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Failure to Yield

Failure to Yield Charges: Understanding Your Legal Obligations

When approaching a road or intersection, drivers have an obligation to yield to other road users; otherwise, they risk fines and other consequences related to "failure to yield" charges.

One's own safety as well as the safety of other drivers is at risk when they fail to give way to other drivers. There might be dangerous repercussions if there isn't a clear traffic flow, and those who obstruct it face harsh fines.


"Failure to yield" charges are usually imposed when cars enter a roadway from another road or driveway, or when they enter an intersection after stopping at a stop sign, without yielding to other vehicles and/or pedestrians.

From province to province, the exact definition of "failure to yield" may differ slightly.

The following is how Ontario's Highway Traffic Act defines "failure to yield":

136 (1) Every motorist or streetcar operator who approaches an intersection's stop sign,

(a) must come to a stop at a stop sign or, in the absence of one, just before stepping onto the closest crosswalk or, in the absence of one, right before entering the junction; and

(b) give way to oncoming traffic in the intersection or coming from another highway so closely that continuing would provide an imminent risk. After yielding the right of way, you are free to continue.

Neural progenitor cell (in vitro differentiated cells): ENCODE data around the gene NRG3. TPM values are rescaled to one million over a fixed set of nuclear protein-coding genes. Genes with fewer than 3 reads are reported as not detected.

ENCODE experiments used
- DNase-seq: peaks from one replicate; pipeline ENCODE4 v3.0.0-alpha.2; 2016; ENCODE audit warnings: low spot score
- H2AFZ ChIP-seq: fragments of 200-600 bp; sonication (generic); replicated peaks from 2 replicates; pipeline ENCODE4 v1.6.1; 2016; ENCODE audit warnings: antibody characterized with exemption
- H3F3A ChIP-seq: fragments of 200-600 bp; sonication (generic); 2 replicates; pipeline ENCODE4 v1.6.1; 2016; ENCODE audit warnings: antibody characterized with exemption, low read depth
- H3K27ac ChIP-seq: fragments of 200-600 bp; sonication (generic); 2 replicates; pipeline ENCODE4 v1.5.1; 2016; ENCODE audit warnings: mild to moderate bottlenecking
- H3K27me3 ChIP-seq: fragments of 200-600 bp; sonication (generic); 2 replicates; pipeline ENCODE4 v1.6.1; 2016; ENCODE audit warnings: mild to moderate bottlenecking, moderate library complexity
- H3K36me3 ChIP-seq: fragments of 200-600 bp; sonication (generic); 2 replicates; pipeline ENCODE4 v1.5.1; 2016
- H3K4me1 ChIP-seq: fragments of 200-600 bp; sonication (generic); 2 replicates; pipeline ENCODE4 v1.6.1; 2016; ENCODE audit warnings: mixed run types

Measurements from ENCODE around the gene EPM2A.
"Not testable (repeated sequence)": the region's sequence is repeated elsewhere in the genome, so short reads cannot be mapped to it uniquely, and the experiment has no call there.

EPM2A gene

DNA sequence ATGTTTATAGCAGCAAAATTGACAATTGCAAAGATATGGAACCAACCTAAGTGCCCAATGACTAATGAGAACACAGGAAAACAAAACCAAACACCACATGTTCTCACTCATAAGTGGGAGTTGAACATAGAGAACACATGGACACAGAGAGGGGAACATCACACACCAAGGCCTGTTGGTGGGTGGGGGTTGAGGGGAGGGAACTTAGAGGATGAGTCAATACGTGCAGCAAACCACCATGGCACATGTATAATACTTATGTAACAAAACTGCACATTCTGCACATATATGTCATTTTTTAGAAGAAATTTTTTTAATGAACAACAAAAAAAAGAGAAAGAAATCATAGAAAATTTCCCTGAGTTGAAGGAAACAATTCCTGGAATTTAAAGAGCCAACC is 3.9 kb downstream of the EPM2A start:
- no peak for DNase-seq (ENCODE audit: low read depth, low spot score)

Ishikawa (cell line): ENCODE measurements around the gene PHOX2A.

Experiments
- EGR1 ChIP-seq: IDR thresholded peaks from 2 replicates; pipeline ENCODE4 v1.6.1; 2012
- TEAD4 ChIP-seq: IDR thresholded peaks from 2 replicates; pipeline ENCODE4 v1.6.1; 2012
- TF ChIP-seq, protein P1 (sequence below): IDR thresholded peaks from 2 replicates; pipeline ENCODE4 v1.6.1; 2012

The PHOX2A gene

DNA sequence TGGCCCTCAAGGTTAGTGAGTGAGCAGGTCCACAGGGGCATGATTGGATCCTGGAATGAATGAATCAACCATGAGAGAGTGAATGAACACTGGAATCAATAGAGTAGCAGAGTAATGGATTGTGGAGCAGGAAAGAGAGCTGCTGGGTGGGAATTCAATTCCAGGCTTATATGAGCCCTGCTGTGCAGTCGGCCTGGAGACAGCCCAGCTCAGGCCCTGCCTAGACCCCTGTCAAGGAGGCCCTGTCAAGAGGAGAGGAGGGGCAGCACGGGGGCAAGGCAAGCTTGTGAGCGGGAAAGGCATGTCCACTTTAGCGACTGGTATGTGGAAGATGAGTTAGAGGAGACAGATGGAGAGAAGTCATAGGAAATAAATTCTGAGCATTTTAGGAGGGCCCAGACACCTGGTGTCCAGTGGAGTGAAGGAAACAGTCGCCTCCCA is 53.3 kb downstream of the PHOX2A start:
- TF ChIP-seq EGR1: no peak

Right of way while coming from a private road into a highway

139 (1) Any automobile or streetcar operator who enters a highway from a driveway or private road must give the right of way to any oncoming traffic that is approaching from close enough to the roadway to create an immediate hazard.

Penalties for not producing results

If you are found guilty of "failure to yield," you could be punished with one or more of the following:

Demerit Points: 3 (apart from when someone crosses the street without yielding to a pedestrian)

Driving Record: an offense that appears on your record and that your insurance provider may use against you


An observant officer will usually issue a "failure to yield" penalty, as opposed to a speeding ticket, when equipment may verify your car's speed. An officer may choose to charge a driver for "failure to yield." Thus, a key part of arguing against the allegations is a courtroom assessment of the officer's evidence.

The Initial Measure to Counter the Allegations - Seek legal assistance from the skilled and knowledgeable team of attorneys, former police officers, and legal experts at RRM Law. They are aware of the charging officers' enforcement strategies and the court's cross-examination procedures, so you can grasp the proceedings and get the best result.

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